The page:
SELinux. Many probably heard of it, some may have ‘run into it’ and disabled it, but few actually seem to take the effort to properly set it up.
Even though it’s actually really trivial to use, if you know how.
What is SELinux / Mandatory Access Control?
Security Enhanced Linux, is a Mandatory Access Control (MAC) implementation at kernel and tools level.
That’s a whole mouth full, so lets break that down a little.
Mandatory Access Control, if you haven’t used it before, is a system to control access based on something’s purpose in a system. As opposed to Discretionary Access Control, where a user/group has access to a certain resource, with MAC, a program has to have the right labels to access a certain type of labeled resource.
For instance, a Webserver is expected to access webserver files, its webserver config, and open some ports to listen on. It is usually NOT expected to need access to other programs’ files, the user’s home directory, and so forth.
And vice versa, a game the user is playing is expected to access the home directory and gamesave files, as well as memory map large textures and such.
Thanks to the MAC labeling system, one can define what folders and what programs are associated with what type of actions, and what to expect from these, allowing you to keep the webserver out of the directories of users and other programs, easily using simple labels on top of the usual user rights.
There are many of these systems out there; AppArmor is also a widely used one, however, that one works at service level rather than from the kernel itself, which means that if the service dies or gets compromised, the MAC stops working. GRSec also a good one, which is less known but very powerful, and has a bunch of extra features. It can be more convenient in some situations, but here I’ll focus on SELinux, as I know more about it, and find it more intuitive and easy to use.
Why did SELinux cause issues with someapplication? Even as root user?
Because it’s an extra level of security. You can see it as yet another user/groups permissions system (DAC), on top of the existing user permissions system.
If SELinux detects that your webserver is e.g trying to access files it usually isn’t expected to access, such as the user’s home directory, it will block the attempt, which usually manifests as an ‘access denied’ error, even if you’re the root user.
A quick way to test if SELinux is in the way, is to disable its enforcement and try to see if it still causes issues.
This can be done with
Do note however that this is a temporary setting, also shouldn’t be kept in this state; when you reboot it’ll reset back to enforcement (unless you disable it in
/etc/selinux/config), and it’s a good practice to always keep SELinux enabled, unless you’re messing with it.
How do I allow my program to work under SELinux?
It’s actually really simple, but there’s various ways to go about it;
Option 1) execute
audit2why -a and see what rules are causing the problem. Often audit2why will suggest you how to fix it with an example command.
Option 2) execute
audit2allow -a -M policyname and create a policy from your current audit file’s contents.
Beware that both of these create a policy based on the entire audit file, and if you want something more specific, you should empty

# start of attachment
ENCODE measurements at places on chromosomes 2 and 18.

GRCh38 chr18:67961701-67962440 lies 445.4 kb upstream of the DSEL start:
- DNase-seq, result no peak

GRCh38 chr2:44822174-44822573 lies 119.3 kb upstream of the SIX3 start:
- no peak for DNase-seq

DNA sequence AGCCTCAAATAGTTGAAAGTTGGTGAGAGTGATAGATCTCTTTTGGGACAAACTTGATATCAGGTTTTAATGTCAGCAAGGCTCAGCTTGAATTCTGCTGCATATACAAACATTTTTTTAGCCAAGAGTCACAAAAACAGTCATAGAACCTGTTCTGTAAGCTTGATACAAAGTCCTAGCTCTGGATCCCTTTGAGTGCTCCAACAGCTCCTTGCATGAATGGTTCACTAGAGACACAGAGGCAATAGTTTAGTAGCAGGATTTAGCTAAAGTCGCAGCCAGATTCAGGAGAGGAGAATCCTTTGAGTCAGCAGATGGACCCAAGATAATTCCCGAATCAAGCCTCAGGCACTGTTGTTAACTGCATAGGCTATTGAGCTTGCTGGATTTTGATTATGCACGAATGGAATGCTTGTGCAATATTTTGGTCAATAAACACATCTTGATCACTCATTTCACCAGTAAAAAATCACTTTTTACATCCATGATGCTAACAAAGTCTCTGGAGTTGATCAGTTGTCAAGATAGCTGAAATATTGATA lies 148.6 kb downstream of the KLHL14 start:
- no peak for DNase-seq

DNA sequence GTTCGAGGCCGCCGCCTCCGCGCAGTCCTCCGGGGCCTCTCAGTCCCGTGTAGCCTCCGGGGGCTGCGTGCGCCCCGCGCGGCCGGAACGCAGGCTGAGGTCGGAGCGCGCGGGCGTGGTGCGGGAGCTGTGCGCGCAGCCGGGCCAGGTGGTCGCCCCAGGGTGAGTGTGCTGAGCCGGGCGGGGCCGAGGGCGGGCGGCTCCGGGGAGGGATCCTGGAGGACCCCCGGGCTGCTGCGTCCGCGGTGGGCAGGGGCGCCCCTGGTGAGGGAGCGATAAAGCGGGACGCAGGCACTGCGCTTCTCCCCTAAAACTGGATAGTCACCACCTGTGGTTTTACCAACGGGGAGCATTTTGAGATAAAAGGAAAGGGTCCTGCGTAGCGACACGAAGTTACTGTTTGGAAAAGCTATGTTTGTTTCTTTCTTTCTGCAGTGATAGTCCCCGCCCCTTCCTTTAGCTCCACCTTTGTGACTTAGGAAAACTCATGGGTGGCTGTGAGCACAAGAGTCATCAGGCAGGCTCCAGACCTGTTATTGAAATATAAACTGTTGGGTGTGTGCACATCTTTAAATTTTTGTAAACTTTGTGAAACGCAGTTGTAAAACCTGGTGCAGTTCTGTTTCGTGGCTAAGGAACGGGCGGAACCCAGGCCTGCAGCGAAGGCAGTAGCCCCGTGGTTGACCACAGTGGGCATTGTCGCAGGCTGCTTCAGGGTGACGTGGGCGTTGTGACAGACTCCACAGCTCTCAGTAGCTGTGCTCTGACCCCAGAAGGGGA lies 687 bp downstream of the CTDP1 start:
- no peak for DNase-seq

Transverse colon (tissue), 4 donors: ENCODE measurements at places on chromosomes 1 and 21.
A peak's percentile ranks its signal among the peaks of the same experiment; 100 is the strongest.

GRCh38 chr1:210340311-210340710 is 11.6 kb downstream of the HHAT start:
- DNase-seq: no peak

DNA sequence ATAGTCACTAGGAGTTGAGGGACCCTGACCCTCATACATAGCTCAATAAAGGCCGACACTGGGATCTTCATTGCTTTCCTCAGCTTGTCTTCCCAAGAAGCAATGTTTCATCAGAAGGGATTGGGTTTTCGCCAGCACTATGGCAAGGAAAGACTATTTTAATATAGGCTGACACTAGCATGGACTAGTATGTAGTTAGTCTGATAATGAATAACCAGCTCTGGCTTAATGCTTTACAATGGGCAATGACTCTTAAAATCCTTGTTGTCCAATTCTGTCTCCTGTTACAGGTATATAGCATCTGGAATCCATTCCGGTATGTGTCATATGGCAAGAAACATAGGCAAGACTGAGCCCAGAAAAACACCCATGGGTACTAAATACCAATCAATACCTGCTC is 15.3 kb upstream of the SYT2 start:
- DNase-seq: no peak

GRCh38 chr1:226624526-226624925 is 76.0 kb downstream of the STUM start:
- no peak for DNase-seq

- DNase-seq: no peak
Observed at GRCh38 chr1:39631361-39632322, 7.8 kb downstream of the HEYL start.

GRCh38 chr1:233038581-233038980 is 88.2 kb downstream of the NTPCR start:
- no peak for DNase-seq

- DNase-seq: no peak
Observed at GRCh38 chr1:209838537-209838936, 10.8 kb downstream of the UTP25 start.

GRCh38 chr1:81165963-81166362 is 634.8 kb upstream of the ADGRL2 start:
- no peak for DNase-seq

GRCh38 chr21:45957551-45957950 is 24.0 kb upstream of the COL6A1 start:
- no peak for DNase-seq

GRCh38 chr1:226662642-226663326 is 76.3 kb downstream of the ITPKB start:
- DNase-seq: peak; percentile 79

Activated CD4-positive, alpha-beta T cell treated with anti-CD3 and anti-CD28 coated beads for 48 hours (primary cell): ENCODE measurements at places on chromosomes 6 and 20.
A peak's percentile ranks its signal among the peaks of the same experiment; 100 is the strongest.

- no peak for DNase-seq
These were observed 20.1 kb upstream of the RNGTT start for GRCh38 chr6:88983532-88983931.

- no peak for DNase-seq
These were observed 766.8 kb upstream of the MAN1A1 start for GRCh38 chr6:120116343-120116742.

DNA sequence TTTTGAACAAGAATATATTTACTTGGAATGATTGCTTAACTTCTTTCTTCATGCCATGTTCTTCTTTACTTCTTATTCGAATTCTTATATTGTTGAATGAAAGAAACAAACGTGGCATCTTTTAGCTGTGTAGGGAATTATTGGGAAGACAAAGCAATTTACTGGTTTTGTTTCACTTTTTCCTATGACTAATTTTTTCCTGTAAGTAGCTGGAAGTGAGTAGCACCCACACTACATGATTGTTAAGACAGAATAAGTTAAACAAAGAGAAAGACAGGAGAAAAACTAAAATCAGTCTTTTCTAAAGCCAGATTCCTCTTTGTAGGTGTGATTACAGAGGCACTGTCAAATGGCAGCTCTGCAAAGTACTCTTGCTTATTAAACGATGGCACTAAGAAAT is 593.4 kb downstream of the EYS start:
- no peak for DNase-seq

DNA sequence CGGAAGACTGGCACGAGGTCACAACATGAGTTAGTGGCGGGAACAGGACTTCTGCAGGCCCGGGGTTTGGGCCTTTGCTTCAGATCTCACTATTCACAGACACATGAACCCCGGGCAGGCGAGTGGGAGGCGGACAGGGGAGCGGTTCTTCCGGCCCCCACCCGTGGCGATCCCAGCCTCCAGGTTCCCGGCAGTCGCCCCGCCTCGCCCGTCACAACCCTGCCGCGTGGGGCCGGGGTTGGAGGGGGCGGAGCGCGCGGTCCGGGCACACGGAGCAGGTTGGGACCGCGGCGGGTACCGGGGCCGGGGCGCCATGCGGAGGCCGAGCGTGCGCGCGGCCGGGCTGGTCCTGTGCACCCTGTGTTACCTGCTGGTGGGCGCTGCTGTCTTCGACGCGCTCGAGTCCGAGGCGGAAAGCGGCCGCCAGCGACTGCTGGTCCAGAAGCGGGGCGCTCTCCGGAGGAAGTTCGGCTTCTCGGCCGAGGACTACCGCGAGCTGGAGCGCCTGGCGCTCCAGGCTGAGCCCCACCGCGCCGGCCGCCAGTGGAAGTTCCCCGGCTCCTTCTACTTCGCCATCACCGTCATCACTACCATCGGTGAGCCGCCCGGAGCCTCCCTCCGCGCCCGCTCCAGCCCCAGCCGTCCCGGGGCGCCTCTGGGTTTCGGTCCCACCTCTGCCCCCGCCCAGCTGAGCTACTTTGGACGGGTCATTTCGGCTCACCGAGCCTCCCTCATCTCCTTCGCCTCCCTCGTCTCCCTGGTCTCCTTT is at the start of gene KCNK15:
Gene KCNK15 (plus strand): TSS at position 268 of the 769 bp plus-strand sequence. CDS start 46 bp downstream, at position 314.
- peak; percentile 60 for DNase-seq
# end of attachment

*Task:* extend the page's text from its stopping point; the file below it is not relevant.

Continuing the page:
setenforce 0, run the application, exit the application, and then run the commands above.
You can opt to leave SELinux disabled for a day or two to get a full picture of the program/service’s permission needs, but if it’s been a week and there’s no new problems in the audit log, it should be safe to re-enable it.
Diving deeper into SELinux
There’s of course, a lot more to say about SELinux than the surface which I touched here. I may eventually write a dedicated deep dive about how the labeling works, what kind of things are being blocked, and how all of this works, but to be quite frank it gets a lot more complicated quite quickly there, and I haven’t fully groked the material myself yet. In the future I do plan to address this, but then I also kind of want to touch deeper on AppArmor and GRSec, which each also have their own unique advantages and disadvantages.
SELinux is a system that looks at the context label a process has, and matches them to the context label of a (network) resource or file.
A label consists of the following attributes (taken from Opensource.com’s cheatsheet): user → identity known to the policy authorized for a specific set of roles and a specific MLS/MCS range role → attribute of RBAC, serves as an intermediary between domains and SELinux users type → attribute of type enforcement, defines a domain for processes and a type for files level → attribute of MLS/MCS, pair of levels, written as lowlevel-highlevel if the levels differ, or lowlevel if the levels are identical
I may add more stuff here later, but this should cover the basics.
Temporarily disable SELinux enforcement
Persistently disable SELinux enforcement
/etc/selinux/config and set it to ‘permissive’.
Explain all the errors currently in the audit file
Create a policy from the audit file’s contents
audit2allow -a -M MODULENAME
Relabel a folder or file based on its current location in the file system
touch /.autorelabel and reboot, if you want to relabel the entire filesystem.
Interact with the SELinux labels using the GNU toolchain
ls -Z PATH – List attributes
id -Z – shows user SELinux context
ps -Z – shows SELinux contexts of processes
netstat -Z – shows the SELinux context with every connection
cp -Z – set SELinux security context of destination (specify context)
mkdir -Z – set SELinux security context of destination (specify context)
Other people’s cheat sheets
I don’t have audit2allow/audit2why/etc